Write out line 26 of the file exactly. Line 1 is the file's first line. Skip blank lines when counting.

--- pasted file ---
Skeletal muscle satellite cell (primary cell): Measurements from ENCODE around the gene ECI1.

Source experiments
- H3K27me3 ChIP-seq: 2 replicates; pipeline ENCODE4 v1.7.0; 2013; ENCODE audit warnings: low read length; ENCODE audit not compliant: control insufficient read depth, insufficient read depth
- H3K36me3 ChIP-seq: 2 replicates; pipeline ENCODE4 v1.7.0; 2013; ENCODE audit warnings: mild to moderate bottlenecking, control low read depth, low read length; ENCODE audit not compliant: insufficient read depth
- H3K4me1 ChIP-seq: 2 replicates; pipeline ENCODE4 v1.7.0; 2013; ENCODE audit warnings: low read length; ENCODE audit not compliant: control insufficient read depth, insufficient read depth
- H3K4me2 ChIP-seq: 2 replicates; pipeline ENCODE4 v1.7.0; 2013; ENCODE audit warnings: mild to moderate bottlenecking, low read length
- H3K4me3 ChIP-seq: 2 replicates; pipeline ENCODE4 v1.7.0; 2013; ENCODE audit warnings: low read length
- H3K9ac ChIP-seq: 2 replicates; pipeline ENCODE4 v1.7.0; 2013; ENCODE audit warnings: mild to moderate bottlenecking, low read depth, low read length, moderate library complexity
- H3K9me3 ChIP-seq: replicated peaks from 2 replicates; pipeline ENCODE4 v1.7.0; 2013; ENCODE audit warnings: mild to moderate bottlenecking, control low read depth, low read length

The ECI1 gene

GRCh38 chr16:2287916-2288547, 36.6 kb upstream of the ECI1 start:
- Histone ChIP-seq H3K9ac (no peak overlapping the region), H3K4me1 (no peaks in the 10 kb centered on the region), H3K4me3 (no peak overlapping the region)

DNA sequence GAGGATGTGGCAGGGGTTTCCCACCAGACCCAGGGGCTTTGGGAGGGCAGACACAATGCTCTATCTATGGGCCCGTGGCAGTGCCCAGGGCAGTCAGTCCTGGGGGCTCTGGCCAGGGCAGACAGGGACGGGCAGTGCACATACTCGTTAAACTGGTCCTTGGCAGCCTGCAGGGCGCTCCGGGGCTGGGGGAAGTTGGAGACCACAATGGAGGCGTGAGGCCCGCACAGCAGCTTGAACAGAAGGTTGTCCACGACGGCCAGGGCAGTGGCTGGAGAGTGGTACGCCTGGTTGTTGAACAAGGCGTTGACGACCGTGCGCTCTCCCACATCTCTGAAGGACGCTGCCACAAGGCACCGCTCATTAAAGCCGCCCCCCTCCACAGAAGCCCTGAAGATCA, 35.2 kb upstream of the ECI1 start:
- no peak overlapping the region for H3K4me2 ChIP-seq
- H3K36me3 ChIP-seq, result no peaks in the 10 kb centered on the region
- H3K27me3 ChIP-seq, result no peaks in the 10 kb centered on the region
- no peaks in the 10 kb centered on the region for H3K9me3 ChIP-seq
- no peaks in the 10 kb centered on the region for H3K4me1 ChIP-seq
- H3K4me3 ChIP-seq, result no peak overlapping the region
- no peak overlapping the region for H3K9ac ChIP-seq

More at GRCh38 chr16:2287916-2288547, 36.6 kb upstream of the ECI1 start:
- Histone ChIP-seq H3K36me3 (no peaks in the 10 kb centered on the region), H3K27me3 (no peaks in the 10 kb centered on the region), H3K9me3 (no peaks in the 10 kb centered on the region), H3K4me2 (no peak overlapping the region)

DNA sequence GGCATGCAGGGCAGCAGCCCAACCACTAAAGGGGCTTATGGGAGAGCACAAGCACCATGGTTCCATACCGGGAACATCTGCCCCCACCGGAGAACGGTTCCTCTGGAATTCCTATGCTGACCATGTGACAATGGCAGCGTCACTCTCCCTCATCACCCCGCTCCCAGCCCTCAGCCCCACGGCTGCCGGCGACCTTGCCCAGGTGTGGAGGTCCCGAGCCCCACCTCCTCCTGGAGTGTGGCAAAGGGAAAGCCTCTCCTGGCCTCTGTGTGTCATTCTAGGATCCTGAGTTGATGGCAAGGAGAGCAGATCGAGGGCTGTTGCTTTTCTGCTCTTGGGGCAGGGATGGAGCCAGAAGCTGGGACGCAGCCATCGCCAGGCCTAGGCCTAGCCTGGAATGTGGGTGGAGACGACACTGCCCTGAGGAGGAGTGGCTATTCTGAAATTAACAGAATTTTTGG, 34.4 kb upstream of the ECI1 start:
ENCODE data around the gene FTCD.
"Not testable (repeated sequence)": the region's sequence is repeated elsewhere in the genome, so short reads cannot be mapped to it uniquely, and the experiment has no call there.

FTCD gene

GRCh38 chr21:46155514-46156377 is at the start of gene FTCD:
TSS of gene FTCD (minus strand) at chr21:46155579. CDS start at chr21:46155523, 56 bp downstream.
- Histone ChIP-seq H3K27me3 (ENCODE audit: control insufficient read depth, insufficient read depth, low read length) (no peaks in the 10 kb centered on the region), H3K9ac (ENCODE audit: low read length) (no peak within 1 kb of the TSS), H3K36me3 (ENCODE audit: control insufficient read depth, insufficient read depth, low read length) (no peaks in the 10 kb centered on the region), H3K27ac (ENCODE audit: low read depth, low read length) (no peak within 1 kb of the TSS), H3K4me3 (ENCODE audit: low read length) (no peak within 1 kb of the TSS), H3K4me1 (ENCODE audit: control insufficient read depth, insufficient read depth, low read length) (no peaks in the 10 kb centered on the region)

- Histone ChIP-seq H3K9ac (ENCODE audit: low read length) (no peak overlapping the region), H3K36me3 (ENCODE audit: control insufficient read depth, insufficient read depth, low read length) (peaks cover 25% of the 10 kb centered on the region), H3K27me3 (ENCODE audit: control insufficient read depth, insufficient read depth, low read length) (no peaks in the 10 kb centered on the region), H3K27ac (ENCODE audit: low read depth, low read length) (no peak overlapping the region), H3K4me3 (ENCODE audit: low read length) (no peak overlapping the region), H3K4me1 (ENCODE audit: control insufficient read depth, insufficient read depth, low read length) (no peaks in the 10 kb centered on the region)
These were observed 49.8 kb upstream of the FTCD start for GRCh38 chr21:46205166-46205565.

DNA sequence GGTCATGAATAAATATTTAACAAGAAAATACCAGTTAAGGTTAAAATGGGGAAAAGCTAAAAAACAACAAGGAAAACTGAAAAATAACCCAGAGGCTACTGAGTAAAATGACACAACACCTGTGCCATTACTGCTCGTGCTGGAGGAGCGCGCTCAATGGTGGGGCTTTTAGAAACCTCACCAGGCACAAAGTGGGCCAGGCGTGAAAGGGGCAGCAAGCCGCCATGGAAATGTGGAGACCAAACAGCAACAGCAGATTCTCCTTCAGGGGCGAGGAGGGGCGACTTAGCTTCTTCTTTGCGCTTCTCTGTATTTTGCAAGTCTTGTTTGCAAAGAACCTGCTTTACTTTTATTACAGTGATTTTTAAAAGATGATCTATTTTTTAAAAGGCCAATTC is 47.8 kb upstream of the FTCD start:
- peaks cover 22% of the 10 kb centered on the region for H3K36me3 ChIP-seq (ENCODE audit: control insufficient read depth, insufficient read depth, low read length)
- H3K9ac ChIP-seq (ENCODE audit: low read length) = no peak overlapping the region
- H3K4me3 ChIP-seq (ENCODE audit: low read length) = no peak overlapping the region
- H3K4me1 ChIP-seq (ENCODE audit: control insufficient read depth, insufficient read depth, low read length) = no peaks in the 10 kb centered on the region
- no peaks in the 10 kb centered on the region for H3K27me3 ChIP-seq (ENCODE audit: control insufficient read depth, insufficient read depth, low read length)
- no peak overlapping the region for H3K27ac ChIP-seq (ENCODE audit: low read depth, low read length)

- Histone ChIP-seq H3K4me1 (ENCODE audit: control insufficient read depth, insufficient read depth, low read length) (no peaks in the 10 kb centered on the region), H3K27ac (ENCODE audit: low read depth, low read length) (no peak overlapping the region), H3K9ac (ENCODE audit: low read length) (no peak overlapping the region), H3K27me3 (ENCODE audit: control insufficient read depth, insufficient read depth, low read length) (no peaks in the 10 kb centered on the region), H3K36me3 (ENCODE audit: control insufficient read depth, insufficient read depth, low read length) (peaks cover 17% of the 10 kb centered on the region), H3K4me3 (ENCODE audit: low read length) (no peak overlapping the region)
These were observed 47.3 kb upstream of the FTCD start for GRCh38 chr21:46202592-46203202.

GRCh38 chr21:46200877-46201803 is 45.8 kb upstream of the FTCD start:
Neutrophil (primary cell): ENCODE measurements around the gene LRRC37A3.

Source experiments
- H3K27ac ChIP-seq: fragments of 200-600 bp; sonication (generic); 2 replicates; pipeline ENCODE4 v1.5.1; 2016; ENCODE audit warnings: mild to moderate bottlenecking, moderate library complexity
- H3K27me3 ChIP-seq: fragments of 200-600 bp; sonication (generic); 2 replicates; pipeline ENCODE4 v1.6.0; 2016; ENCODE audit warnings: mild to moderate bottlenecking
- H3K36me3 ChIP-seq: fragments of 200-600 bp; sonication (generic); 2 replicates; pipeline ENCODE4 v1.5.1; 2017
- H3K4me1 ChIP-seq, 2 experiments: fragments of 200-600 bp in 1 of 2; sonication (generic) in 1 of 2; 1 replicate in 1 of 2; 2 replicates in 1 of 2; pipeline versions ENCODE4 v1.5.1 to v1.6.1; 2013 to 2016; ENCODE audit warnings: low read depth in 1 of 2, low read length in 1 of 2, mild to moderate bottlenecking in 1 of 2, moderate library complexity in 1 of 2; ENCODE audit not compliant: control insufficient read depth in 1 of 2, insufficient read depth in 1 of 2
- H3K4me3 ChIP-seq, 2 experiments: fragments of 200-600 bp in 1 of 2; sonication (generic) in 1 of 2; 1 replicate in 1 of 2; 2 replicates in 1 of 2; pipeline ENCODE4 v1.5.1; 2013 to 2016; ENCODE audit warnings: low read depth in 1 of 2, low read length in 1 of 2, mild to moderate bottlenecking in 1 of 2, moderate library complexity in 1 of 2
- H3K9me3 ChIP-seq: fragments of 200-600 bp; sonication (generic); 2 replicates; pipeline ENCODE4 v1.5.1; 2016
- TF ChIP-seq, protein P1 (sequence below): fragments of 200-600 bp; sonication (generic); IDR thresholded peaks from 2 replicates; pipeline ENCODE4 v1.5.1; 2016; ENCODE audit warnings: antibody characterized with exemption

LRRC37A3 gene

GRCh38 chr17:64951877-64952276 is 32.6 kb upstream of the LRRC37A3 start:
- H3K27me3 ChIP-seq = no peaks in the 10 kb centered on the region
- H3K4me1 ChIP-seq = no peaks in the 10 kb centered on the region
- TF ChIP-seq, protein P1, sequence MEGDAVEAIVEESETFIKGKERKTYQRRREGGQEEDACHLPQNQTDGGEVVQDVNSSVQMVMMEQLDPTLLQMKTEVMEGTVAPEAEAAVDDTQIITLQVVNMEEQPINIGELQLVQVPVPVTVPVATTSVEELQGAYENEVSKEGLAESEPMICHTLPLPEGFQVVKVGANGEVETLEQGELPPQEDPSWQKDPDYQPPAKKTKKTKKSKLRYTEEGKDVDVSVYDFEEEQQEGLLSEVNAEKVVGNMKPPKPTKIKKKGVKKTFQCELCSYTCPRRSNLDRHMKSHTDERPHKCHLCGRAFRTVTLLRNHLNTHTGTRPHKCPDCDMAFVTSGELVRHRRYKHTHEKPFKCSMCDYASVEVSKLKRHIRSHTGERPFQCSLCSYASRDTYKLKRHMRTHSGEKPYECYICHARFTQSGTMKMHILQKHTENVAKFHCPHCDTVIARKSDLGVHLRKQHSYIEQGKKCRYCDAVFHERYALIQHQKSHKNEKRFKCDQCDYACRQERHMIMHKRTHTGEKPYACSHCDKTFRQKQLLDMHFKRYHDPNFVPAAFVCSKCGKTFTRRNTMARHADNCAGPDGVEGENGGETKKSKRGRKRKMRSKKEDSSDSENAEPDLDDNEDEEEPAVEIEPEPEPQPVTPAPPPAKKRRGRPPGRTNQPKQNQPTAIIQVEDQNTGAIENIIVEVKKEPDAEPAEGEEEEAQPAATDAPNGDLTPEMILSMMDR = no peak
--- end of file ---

FTCD gene